Tips for Health

Fat in the Diet: What is Good and What is Bad

By on May 18, 2012 in Dieting with 0 Comments

Certain fats should be part of a healthy diet. They can reduce their risk of disease. But you should make sure you are eating “good” fats instead of “bad” fats.

Why do I need fat in my diet?

Your body uses fat for energy. It also uses fat to form neural tissue and hormones, and to control inflammation. Fat also helps your body absorb vitamins A, D, E and K from the food you eat.

But too much fat can contribute to obesity. Calories from fat are converted into fat more easily than carbohydrates and proteins. The fat in your diet can confuse your appetite so that you may not realize when you are full. Some fats also raise blood pressure and total cholesterol level, and may increase your risk of some cancers, heart disease and diabetes.

How much is too much?

Fat contains nine calories per gram, more than double that contain carbohydrates and proteins, which contain four calories per gram. Everyone has different caloric requirements. Your doctor can help to elucidate how many calories you need and how many of these can come from fat.

If you’re overweight, the American Heart Association recommends that you get less than 30% of their total calories from fat. Therefore, if your body requires 2,000 calories daily, you can consume up to 65 grams of fat each day.

What are “bad” fats?

Limit or avoid these fats:

Saturated fats: These are usually found in animal products such as meat, poultry, eggs and dairy products such as cheese, cream and whole milk or fat content of 2%. The oil palm, coconut and other tropical oils, like cocoa butter also contain saturated fats. Many snacks such as desserts, potato chips and French fries are high in saturated fat. A diet rich in saturated fat can raise your level of “bad” cholesterol (LDL cholesterol) and can place it at a high risk for heart disease.

Trans fats : These fats are a type of man-made hydrogenated and usually found in processed foods such as cookies, cakes, donuts like “donuts”, crackers, snacks and frozen foods and also fried foods such such as French fries and onion rings. Trans fat is extremely harmful to you. This decreases the level of “good” cholesterol (HDL cholesterol) while increasing their level of “bad” cholesterol (LDL cholesterol) and triglycerides. Today, it is the obligation that all food manufacturers record on food labels for trans fat content. However, food can contain up to 0.5 grams of trans fat per serving (portion), and yet, can be labeled as containing no trans fats. To avoid them completely, check the ingredient list and avoid partially hydrogenated oils.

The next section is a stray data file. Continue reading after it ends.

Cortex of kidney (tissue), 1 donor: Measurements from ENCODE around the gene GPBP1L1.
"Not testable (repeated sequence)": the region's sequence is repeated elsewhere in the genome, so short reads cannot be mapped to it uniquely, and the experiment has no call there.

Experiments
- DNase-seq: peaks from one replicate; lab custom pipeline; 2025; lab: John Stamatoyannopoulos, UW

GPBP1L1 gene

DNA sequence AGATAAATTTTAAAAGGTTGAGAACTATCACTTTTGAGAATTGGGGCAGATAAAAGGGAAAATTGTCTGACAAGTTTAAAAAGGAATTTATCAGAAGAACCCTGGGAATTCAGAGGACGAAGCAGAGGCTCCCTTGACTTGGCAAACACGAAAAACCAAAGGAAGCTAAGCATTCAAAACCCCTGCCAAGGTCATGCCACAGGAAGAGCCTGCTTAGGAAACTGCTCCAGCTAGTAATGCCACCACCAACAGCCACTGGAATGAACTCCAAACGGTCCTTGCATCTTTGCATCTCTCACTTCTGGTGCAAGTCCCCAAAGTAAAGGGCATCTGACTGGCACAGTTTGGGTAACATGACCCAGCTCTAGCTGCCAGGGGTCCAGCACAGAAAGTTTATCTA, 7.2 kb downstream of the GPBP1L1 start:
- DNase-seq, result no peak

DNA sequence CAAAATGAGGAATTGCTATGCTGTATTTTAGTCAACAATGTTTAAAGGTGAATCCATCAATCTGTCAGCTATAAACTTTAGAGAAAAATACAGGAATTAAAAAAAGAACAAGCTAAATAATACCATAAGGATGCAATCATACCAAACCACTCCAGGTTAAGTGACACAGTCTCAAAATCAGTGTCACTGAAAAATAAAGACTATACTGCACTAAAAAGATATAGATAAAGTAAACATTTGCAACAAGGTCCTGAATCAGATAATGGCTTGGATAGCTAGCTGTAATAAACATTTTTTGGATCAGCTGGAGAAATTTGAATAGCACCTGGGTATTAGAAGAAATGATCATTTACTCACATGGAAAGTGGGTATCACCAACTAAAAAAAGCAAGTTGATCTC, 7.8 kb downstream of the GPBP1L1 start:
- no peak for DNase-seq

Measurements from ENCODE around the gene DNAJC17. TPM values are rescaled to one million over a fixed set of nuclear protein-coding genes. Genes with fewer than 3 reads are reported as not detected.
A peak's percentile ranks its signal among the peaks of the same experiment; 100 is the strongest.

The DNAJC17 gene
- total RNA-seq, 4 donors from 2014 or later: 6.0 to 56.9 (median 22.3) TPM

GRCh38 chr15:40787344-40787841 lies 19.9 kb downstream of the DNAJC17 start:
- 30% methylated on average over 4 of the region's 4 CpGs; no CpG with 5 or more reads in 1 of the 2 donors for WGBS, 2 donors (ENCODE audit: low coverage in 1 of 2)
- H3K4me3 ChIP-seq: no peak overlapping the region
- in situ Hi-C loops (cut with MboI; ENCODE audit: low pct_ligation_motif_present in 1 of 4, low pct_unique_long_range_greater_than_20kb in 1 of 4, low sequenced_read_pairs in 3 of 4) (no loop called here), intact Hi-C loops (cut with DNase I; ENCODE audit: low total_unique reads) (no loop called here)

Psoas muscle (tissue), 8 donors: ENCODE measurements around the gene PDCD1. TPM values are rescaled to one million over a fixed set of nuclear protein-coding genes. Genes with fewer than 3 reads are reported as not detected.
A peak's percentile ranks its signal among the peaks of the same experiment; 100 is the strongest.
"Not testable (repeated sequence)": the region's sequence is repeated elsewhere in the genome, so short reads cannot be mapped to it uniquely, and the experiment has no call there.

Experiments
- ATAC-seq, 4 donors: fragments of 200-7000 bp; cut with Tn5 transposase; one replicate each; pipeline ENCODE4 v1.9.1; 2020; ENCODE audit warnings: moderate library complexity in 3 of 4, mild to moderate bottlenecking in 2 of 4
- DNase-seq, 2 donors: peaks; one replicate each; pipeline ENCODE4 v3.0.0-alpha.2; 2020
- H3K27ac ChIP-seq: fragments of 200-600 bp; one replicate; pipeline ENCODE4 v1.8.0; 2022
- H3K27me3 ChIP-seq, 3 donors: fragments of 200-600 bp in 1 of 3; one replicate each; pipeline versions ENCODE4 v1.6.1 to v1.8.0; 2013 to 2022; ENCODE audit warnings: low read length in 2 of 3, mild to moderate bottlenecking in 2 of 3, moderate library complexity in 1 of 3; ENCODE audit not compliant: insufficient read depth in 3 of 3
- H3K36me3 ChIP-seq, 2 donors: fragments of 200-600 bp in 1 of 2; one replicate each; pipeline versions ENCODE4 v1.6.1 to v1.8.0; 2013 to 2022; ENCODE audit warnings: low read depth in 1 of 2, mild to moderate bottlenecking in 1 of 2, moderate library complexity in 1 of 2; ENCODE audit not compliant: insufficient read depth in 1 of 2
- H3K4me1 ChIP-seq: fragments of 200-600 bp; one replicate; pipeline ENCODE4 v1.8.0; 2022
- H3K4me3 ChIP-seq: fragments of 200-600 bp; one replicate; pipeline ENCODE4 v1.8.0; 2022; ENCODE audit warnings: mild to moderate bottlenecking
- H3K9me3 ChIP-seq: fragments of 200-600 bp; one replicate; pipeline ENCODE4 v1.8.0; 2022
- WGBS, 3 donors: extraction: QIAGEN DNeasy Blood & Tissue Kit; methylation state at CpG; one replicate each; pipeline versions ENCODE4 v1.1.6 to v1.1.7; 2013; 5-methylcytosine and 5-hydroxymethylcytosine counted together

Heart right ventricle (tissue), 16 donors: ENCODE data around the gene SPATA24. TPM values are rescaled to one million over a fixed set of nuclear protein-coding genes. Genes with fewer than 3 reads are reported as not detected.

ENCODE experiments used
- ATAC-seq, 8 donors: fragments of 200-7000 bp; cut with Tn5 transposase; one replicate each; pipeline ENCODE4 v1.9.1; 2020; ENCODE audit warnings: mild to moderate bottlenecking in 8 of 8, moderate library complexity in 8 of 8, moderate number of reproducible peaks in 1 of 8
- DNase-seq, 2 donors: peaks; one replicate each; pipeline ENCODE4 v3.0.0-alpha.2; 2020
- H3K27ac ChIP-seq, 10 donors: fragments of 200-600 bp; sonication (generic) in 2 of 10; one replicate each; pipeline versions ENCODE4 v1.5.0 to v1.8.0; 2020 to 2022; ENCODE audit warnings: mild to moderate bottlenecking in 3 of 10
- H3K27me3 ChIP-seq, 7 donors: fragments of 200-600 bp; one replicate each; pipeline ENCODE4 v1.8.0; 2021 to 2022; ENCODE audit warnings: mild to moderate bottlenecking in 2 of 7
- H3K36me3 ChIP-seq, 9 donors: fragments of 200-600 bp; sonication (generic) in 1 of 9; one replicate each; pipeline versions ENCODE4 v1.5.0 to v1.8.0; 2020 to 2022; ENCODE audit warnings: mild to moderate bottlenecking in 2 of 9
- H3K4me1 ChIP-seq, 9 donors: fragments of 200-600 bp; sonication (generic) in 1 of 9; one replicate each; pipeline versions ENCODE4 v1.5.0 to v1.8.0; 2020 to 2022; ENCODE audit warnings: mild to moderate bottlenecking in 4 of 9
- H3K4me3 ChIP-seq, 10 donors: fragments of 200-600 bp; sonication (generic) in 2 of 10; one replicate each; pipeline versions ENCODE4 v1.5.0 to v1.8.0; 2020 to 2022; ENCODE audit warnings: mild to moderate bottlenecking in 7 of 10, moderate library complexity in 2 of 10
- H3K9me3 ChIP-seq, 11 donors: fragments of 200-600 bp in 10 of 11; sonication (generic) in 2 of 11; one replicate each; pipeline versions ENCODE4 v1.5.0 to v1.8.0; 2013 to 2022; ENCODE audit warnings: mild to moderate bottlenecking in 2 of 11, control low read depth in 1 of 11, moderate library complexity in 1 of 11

The good fats

Monounsaturated fats: found in canola, olive, avocado, peanuts and other derivatives of nuts (walnuts), as well as legumes (dried beans and peas, olives, seeds, nuts, butter derived from nuts, and fresh avocados.

Polyunsaturated fats: found in vegetable oils such as corn, sunflower and safflower, as well as sesame seeds, sunflower, corn, soybeans (soybean), and many other varieties of grains, legumes, nuts and seeds.

Omega-3 fatty acids: These are usually found in seafood such as salmon, herring, sardines and mackerel. Also found in flax seeds in the flax oil and walnuts.

Studies have shown that these fats, if used as a substitute for saturated fats, can help lower your total cholesterol level. The Omega-3 fatty acids are especially beneficial, and studies have shown that these can also reduce your risk of inflammation or having a myocardial infarction (heart attack).

Tips for a healthy diet

You do not have to completely eliminate fat from your diet, but if you must limit the amount of fat you eat. Try eating foods made with unsaturated fats and avoid foods that are high in saturated fats and trans fats. Other things you can do include:

  • Avoid “junk”. It almost always contains trans fat.
  • Limit the amount of meat you eat. Substitute baked or broiled fish, poultry and vegetable proteins.
  • Use canola oil when baking.
  • Use olive oil when cooking, for salad dressings, and spread on bread.
  • Choose healthy choices of snacks. For example, try eating snacks that contain a small amount of unsalted peanuts or toasted¬†soybeans ¬†instead of potato chips.
  • Try putting your salad to your sandwich or a slice of avocado or add nuts or dried chickpeas.
  • Instead of butter, use soft or liquid margarine. Look for a margarine that is low in saturated fat and contains no trans fats.

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